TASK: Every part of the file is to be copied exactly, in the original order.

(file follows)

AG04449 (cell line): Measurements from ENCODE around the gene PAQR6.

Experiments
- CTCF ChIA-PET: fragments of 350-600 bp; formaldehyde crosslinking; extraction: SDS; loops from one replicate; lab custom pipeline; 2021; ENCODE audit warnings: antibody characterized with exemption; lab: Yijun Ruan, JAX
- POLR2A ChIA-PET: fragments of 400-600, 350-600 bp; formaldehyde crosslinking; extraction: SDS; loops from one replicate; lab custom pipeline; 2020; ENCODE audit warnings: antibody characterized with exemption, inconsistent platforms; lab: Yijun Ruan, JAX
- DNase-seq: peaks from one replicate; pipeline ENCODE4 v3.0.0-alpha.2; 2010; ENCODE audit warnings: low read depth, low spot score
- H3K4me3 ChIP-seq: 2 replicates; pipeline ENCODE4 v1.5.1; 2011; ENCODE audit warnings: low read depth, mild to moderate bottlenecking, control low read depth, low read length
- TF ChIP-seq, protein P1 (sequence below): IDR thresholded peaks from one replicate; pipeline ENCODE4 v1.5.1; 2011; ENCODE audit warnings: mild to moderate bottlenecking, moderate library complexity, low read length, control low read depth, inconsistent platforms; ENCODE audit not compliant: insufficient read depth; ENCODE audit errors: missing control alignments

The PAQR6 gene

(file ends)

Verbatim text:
AG04449 (cell line): Measurements from ENCODE around the gene PAQR6.

Experiments
- CTCF ChIA-PET: fragments of 350-600 bp; formaldehyde crosslinking; extraction: SDS; loops from one replicate; lab custom pipeline; 2021; ENCODE audit warnings: antibody characterized with exemption; lab: Yijun Ruan, JAX
- POLR2A ChIA-PET: fragments of 400-600, 350-600 bp; formaldehyde crosslinking; extraction: SDS; loops from one replicate; lab custom pipeline; 2020; ENCODE audit warnings: antibody characterized with exemption, inconsistent platforms; lab: Yijun Ruan, JAX
- DNase-seq: peaks from one replicate; pipeline ENCODE4 v3.0.0-alpha.2; 2010; ENCODE audit warnings: low read depth, low spot score
- H3K4me3 ChIP-seq: 2 replicates; pipeline ENCODE4 v1.5.1; 2011; ENCODE audit warnings: low read depth, mild to moderate bottlenecking, control low read depth, low read length
- TF ChIP-seq, protein P1 (sequence below): IDR thresholded peaks from one replicate; pipeline ENCODE4 v1.5.1; 2011; ENCODE audit warnings: mild to moderate bottlenecking, moderate library complexity, low read length, control low read depth, inconsistent platforms; ENCODE audit not compliant: insufficient read depth; ENCODE audit errors: missing control alignments

The PAQR6 gene